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Public health has long been an evidence-based discipline. Use of clinical and epidemiological evidence to make decisions about how to manage health improvement and health protection is at the heart of public health practice. The context in which public health operates however has been changing. In England for example the Health and Social Care act (2012) saw the movement of public health from the NHS back to local government, and a greater focus on commissioning rather than implementing services.
Worldwide the biggest threats to morbidity and mortality are increasingly due to non-communicable and lifestyle-related factors. These include increases in rates of overweight and obesity, lack of physical activity, low rates of breastfeeding, high and increasing rates of sexually transmitted infections, smoking and unsafe levels of alcohol use.
Increasingly there is a need to draw on evidence from the behavioural sciences to adequately address 21st century public health priorities. In this presentation Dr Brown will discuss a number of recent and ongoing research studies where she has developed and evaluated (or plans to evaluate) digital public health interventions targeted at some of the health problems outlined above. In addition she will describe ongoing research exploring and addressing the barriers to better use of behaviour change science and evaluation in public health practice.
Lunch and refreshments will be provided.
To register for this free event please email CTEHR Centre Administrator Helen Smith.
Professor Jane Coad appeared on BBC 1 Panorama yesterday evening, called Fighting for My Child, which covered the emotional and emotive issue of families caring for young children with severe complex and life limited needs.
The Centre for Technology Enabled Health Research (CTEHR) have been involved in an innovative project launched by BBC Learning and the Wellcome Trust which is designed to get primary school children excited about science.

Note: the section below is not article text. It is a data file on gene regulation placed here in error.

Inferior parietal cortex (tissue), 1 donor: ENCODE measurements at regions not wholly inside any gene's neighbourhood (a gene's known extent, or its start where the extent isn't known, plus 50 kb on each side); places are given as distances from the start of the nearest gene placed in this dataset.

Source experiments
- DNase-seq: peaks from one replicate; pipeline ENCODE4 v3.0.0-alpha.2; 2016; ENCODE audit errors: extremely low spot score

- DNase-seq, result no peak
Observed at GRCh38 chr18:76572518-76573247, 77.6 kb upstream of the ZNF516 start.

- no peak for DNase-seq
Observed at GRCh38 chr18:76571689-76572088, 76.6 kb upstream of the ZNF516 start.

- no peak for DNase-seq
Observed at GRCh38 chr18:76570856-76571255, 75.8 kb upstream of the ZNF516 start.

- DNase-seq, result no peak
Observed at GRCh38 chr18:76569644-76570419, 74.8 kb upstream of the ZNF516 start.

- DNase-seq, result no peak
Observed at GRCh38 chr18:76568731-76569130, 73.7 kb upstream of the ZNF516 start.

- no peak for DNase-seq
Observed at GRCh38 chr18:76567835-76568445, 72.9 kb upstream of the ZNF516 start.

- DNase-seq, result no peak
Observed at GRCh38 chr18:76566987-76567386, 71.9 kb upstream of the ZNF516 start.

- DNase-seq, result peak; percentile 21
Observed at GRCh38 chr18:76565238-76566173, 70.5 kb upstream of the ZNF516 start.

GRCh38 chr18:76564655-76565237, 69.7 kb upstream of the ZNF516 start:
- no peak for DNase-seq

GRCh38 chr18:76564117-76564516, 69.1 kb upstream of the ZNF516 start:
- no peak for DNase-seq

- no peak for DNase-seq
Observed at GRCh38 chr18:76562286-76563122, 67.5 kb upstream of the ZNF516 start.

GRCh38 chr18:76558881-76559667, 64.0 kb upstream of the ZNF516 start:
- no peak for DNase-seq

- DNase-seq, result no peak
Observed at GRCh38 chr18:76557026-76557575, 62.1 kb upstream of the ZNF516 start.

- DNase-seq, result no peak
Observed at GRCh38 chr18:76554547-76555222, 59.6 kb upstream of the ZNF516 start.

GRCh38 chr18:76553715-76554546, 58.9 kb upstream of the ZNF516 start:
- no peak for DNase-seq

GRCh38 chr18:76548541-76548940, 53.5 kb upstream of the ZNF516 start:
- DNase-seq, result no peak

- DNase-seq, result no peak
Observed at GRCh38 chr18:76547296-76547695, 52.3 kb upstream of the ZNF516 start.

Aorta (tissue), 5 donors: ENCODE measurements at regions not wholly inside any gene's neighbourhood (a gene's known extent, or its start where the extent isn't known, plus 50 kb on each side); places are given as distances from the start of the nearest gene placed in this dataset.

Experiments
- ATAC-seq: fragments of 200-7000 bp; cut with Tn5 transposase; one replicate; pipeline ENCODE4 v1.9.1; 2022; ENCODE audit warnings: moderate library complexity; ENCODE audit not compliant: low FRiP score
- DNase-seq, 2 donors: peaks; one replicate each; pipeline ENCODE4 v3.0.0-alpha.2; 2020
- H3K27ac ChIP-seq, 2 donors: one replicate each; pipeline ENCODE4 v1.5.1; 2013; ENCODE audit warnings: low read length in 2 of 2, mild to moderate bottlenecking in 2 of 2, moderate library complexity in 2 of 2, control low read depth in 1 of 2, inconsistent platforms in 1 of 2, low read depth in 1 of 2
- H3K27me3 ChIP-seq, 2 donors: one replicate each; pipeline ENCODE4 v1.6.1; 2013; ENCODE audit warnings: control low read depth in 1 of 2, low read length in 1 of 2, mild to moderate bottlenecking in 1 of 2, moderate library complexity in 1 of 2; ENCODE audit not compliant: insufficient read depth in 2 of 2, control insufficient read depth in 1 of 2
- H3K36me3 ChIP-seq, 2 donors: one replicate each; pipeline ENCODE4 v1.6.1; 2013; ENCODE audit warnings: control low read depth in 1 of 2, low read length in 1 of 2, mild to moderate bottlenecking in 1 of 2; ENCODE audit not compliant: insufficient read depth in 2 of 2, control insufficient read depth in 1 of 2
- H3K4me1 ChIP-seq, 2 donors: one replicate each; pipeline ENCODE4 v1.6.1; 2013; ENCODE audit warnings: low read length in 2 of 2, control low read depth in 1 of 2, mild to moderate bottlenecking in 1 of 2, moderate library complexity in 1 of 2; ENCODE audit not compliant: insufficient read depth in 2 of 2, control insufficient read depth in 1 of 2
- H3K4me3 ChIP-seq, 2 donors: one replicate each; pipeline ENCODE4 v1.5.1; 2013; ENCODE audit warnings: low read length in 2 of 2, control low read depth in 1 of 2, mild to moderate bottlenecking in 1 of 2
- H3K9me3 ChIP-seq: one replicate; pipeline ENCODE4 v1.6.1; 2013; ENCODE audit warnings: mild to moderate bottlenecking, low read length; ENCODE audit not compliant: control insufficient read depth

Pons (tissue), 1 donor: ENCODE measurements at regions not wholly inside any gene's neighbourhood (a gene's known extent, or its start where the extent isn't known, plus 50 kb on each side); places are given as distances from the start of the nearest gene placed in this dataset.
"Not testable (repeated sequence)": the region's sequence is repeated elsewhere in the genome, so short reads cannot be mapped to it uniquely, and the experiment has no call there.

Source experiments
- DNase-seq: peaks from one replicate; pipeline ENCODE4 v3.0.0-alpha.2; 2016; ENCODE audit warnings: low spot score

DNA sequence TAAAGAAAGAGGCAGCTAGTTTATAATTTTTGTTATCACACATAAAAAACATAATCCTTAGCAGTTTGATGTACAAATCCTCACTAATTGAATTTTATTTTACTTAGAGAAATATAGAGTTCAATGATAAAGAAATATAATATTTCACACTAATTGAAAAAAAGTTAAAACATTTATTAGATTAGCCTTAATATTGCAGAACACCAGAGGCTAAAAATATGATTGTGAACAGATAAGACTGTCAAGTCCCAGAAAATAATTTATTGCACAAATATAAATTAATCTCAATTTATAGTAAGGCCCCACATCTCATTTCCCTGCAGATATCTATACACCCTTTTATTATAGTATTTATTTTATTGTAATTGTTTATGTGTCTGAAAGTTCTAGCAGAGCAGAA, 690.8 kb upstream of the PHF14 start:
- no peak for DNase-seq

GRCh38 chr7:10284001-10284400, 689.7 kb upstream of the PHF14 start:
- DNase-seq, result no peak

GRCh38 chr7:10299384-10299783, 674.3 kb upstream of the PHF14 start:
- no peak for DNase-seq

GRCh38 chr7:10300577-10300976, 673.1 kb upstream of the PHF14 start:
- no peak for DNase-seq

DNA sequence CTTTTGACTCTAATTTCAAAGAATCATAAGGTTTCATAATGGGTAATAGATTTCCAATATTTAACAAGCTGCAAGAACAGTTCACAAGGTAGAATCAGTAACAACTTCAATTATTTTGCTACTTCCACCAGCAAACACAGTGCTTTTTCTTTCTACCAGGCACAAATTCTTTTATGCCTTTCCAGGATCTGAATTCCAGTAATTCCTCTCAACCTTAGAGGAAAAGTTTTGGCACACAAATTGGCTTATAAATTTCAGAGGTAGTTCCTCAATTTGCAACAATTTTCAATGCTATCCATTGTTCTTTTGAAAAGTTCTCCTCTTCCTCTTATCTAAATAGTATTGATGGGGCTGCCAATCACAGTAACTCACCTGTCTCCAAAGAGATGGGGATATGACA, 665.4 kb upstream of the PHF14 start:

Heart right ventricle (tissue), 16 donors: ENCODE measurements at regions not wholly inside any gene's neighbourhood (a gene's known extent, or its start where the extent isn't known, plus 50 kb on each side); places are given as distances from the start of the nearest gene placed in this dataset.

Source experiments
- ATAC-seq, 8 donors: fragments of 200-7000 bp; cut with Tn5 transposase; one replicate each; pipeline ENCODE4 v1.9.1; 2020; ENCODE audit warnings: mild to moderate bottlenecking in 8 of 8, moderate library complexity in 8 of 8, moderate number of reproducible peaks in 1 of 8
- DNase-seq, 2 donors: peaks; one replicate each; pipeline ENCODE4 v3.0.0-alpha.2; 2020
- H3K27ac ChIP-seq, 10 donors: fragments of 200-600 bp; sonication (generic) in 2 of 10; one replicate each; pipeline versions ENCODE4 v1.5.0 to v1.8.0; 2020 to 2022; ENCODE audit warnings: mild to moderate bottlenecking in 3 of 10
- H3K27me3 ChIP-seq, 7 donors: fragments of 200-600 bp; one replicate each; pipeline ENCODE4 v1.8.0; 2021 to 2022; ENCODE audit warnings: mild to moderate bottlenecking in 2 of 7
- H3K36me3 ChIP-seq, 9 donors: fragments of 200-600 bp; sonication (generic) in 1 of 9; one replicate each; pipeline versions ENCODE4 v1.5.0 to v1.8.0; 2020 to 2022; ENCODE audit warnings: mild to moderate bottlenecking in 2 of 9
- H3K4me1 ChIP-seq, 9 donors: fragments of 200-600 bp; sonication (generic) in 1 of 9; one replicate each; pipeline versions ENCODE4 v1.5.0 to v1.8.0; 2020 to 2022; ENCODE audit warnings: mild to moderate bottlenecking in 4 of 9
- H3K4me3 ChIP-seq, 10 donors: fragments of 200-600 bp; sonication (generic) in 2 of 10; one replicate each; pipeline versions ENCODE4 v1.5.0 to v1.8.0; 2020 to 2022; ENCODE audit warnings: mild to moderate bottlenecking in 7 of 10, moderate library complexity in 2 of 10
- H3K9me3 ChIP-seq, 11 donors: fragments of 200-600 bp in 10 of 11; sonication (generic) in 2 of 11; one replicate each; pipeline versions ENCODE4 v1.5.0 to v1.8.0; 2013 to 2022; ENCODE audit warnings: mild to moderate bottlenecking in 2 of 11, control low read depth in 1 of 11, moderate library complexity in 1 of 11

As part of a new strategy in Leicester, UK, people born overseas will be offered testing for certain infectious illnesses (tuberculosis, HIV and viral hepatitis) when they register with a GP in the city. We aim to find out whether offering early tests for these infectious illnesses in this way will result in GPs actually doing more tests and identifying more people with these infectious illnesses.
Delivering Excellent Care Every Day for People Living with Advanced Dementia: Namaste Care Intervention UK (2016-19) is led by the Association for Dementia Studies at the University of Worcester & focuses on developing the optimal every-day care intervention for people with advanced dementia in care homes based on the principles of Namaste Care developed by Joyce Simard.
Facial paralysis results in weakness of the facial muscles, typically on one side of the face, affecting the facial function, appearance and communication of emotions. The objective of the project is to develop a working prototype and trial (through proof-of concept clinical studies) an inconspicuous, non-invasive wearable device (indistinguishable from normal spectacles) that provides discreet feedback on facial muscle movement and helps patients to continuously practise facial muscle exercises.
Start time: 13:00
End time: 14:00
4th Floor, Richard Crossman Building, Coventry University, Priory Street, CV1 5FB
Helen Smith | email@example.com